Working with Offenders
Your upfront cost: $0
- 29 May 2023
Australia’s fourth oldest university, the University of Tasmania, is highly regarded internationally for teaching and academic excellence. The university offers more than 100 undergraduate degrees and more than 50 postgraduate programs across a range of disciplines. The university offers students a diverse range of opportunities, the chance to learn from leading experts, and excellent preparation for their future careers.
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Our student advisors are here to guide you with:
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Upon successful completion of this subject, students should be able to:
- Explain the socio-economic and individual factors that contribute to criminal offending, and analyse the potential costs and harms associated with offending.
- Apply major criminological offender rehabilitation models, approaches and concepts to practical examples.
- Evaluate the work contexts and institutional dynamics of the courts, community corrections, prisons and community sector organisations, and how these may shape offender-worker relationships.
- Communicate your ideas clearly in written and verbal form.
- Refer to Mylo for study topics
Conditional requisite: 25 points at introductory level in any discipline in any faculty
No additional requirements
This subject is designed to introduce students to the issues and processes associated with working with offenders, particularly those in prisons or under the supervision of community corrections. The subject explores issues pertaining directly to how best to work with a wide variety of people with offending histories. Topics to be covered include duty of care, 'special populations' of prisoners, risk management and difficult situations, safety and security, working with involuntary clients, inter-agency collaboration, prison culture, assessment tools, mental illness and drug use, restorative justice, victim interests, children and families of prisoners, worker self-care and professional report writing. The subject also examines how and why people stop offending and change (desistance from crime). International examples of innovation are showcased from key jurisdictions such as England and Wales, Scotland, Canada, the US, Australia and New Zealand.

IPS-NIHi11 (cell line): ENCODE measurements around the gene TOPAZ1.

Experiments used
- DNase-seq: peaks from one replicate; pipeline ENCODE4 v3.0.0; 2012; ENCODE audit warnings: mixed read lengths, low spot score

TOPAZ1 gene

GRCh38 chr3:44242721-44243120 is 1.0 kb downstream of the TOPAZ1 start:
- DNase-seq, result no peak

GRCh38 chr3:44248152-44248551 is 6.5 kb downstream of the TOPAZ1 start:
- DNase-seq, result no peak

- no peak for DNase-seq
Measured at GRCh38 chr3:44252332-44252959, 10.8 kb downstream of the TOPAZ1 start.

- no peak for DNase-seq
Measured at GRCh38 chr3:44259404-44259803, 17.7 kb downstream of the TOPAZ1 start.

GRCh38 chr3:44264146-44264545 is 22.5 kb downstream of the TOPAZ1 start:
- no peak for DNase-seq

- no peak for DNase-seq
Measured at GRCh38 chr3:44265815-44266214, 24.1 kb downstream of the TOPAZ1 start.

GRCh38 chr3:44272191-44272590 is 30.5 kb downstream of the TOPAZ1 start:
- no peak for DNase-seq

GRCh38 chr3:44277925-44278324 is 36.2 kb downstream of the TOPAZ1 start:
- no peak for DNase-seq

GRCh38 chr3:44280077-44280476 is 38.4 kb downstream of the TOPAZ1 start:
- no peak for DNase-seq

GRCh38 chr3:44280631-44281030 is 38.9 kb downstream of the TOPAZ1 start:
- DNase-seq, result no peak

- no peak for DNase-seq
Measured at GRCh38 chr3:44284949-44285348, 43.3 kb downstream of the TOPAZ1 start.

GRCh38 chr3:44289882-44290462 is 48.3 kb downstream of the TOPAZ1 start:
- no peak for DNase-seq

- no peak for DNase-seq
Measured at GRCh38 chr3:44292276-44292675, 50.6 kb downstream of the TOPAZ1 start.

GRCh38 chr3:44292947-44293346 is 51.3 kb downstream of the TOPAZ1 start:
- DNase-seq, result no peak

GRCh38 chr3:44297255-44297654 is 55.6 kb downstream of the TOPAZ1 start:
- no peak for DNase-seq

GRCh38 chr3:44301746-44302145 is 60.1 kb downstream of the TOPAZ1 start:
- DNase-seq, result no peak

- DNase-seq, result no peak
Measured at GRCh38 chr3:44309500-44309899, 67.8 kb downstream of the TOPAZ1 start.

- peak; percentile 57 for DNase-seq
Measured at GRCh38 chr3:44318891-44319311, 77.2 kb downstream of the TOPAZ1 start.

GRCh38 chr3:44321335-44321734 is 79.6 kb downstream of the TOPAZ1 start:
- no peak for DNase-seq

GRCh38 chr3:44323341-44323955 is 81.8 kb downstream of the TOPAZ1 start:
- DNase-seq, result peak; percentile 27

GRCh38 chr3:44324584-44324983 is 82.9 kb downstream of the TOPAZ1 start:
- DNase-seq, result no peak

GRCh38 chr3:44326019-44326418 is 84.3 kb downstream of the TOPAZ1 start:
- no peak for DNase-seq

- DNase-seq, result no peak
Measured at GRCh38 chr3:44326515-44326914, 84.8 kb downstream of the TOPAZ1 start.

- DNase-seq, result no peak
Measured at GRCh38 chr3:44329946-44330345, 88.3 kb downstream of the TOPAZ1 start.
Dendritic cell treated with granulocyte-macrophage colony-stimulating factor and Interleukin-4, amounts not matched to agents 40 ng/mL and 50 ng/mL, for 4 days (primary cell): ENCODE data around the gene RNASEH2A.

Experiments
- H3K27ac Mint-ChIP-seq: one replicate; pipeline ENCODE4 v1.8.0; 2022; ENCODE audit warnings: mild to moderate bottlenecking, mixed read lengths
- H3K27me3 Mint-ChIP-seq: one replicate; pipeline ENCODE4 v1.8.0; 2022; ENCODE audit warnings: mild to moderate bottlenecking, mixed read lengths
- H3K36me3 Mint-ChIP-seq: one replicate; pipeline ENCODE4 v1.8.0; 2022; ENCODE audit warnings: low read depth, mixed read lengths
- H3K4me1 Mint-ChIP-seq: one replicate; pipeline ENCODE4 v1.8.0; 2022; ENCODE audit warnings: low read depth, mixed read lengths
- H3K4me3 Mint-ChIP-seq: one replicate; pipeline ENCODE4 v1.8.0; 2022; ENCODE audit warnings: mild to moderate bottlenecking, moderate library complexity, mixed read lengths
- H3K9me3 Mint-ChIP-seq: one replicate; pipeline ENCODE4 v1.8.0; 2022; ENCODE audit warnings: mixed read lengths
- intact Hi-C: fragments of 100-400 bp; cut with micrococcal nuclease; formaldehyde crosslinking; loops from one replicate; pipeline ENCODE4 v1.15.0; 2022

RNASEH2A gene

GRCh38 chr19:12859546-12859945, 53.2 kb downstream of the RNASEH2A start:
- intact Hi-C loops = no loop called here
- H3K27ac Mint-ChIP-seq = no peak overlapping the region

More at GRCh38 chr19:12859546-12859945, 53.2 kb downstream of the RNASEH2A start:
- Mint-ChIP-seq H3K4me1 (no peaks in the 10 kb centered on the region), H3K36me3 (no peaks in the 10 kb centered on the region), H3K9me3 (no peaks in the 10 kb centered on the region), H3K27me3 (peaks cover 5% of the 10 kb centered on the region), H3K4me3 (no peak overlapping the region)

The subject is intended to be relevant and familiar for those already working in the field, in prison and in the community, as well as to introduce contemporary principles and practices to those wishing to do so in the future. Engaging presentations from experienced guest speakers who are senior practitioners in the field are one of the popular features of this subject.
- Presentation and Summary (35%)
- Critical Reflection (10%)
- Short Answer Assignment (35%)
- Class Participation (20%)
For textbook details check your university's handbook, website or learning management system (LMS).
Bachelor of Psychological Science and Bachelor of Justice Studies